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October 27, 2017 8:07 pm

Province and Lumber Industry Optimistic of a Win in Trade Dispute

Friday, November 25, 2016 @ 1:47 PM

Prince George, B.C.-  While the U.S. Lumber Lobby has filed a petition calling for tariffs on Canadian softwood  lumber,  the Province of B.C and the BC Lumber Trade Council have confidence  that Canada will,  once again,  win the battle.

The U.S. Lumber Lobby filed a petition today,  a document that is in excess  of 400 pages,  with the United States Department of Commerce.  It will have 20  days to review the materials  filed,  then the  United States International Trade Commission will review the documents  “And we  expect  in the coming weeks, they will then  make their determination on how to proceed” says Advanced Education Minister  Andrew Wilkinson,  acting on behalf of  Minister of Forests Steve Thomson who is in Japan on a trade mission.

Wilkinson says while it would be  speculative to  anticipate their conclusions, “None the less,  we are prepared to   stand by  our forest industry which is highly  competitive  and thrives on a market based economy.”

It is expected the petition will  claim  the Canadian producers  are subsidized and that they have been dumping  product in the U.S.

So  with  the Trump  administration,  which has been  openly hostile to trade issues, ready  to  move into the White House,   will  this  litigation  be tougher?   Not necessarily  says  Susan Yurkovich,  President of the BC Lumber Trade Council “I think it’s important to remember the Softwood Lumber dispute   between Canada and the U.S. is a dispute that has gone  on over many years, over 30 years.  So this is a dispute  that has been through  Democratic and Republican administrations and so,   yes,  we do  have a new President-Elect  , but this isn’t something we haven’t faced with a Democratic administration as well.”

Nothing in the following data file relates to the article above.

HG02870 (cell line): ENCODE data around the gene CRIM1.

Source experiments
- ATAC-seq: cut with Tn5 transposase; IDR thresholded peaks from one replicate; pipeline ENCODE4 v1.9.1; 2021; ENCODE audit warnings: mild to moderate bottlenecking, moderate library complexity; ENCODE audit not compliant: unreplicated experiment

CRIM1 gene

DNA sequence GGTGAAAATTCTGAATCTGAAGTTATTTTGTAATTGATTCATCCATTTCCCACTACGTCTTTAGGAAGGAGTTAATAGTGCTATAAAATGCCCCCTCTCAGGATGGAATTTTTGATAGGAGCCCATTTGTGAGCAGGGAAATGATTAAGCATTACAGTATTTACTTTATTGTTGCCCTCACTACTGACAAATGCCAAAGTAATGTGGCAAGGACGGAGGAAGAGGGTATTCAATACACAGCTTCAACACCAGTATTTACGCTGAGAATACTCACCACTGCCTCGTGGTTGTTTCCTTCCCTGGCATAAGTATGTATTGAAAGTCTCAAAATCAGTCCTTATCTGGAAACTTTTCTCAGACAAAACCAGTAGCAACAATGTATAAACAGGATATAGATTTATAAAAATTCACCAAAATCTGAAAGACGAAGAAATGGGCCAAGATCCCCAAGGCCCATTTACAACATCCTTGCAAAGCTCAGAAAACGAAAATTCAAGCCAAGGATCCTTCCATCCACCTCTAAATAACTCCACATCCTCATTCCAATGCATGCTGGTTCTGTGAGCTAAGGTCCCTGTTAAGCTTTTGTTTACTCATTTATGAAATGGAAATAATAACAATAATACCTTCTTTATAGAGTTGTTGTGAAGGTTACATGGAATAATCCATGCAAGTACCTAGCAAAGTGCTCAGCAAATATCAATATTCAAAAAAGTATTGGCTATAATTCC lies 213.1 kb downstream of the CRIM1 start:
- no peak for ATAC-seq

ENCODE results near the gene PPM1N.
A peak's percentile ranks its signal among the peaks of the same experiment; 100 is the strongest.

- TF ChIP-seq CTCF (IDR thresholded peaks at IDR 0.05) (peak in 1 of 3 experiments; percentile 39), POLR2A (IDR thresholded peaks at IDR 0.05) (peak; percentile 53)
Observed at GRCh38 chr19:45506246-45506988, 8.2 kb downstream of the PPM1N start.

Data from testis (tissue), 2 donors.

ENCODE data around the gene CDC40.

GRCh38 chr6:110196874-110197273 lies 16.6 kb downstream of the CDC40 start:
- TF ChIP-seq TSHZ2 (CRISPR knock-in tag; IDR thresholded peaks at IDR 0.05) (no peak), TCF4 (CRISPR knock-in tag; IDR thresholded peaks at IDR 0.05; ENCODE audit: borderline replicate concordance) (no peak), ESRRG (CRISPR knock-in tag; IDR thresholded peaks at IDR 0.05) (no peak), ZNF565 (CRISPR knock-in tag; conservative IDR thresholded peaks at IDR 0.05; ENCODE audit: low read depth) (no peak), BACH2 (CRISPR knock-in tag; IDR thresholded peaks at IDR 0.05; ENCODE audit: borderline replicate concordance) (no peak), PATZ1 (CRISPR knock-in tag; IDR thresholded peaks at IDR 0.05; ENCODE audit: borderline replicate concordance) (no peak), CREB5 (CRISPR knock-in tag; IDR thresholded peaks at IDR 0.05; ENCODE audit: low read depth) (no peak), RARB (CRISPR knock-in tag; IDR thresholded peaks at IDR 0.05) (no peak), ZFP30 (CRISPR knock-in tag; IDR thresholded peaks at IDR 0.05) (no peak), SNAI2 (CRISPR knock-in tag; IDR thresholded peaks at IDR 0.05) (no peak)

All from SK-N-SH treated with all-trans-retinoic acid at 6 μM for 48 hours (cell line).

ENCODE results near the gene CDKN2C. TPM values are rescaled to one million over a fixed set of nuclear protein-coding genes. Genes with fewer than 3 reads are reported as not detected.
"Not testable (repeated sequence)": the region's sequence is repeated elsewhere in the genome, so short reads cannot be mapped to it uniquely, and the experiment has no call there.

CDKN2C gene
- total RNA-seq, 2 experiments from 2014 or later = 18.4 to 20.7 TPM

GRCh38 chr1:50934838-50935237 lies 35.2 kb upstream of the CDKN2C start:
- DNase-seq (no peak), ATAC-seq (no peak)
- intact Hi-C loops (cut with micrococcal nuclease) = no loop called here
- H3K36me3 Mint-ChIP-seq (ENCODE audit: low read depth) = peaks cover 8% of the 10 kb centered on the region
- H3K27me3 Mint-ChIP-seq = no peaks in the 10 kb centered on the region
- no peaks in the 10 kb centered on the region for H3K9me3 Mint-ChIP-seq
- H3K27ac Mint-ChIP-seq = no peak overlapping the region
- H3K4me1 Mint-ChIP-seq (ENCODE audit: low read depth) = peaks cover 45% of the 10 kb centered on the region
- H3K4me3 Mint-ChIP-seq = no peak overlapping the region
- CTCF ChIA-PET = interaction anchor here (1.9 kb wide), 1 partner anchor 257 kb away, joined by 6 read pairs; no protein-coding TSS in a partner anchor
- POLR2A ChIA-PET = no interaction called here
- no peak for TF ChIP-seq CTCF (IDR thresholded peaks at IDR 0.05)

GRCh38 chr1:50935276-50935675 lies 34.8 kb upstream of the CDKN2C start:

Yurkovich  says it’s too  early to say what the impact to the industry will be “We have to wait and see how this will play out.  There’s still  an opportunity to continue to have dialogue between the Government of Canada and the U.S. Trade representatives office towards achieving  an agreement.  we will have to see what the  duties are in place before we can fully understand what the  full impact  to  the industry is.”

The lumber landscape has changed since the  Softwood Lumber Agreement was first put in place years ago.  Many of the major  B.C. lumber players have  obtained assets in the U.S.,   a move Yurkovich says may be beneficial “We  know a lot more about the industry in the U.S.  We know  about  their cost structures because we have companies operating there  which gives us  confidence that the allegations  on subsidies are just false.”

The Canadian  companies  with  assets in the U.S.   are not members of the U.S. Lumber Lobby.





Canadian companies with assets in the US not members od the US lumber Lobby”” Bull Shit”” through subsidiaries yes and the fact they still gain in the end as the lobby is for all US industry’s as happened in the last trade giveaway they all benefited and we got shafted as they bought even more mills with moneys returned plus what they got on the US side.

Same story. Just goes round and round. It’s the workers that suffer in the end.

    The ‘WORKERS’ are being displaced regardless. Each new mill built or old one renovated is designed to be more efficient than what it’s replacing. That can only mean one thing ~ more output of lumber with less input of labor. One day, and the sooner the better, we might wake up to that FACT. And realise that our exclusive focus on ‘jobs’ is completely mis-directed. The ‘jobs’ are disappearing, and try as we do to replace them, all we’re really doing is often adding more and more additional (and often needless) ‘costs’ that the ‘incomes’ ALL jobs pay will never be enough to recover in ‘prices’.

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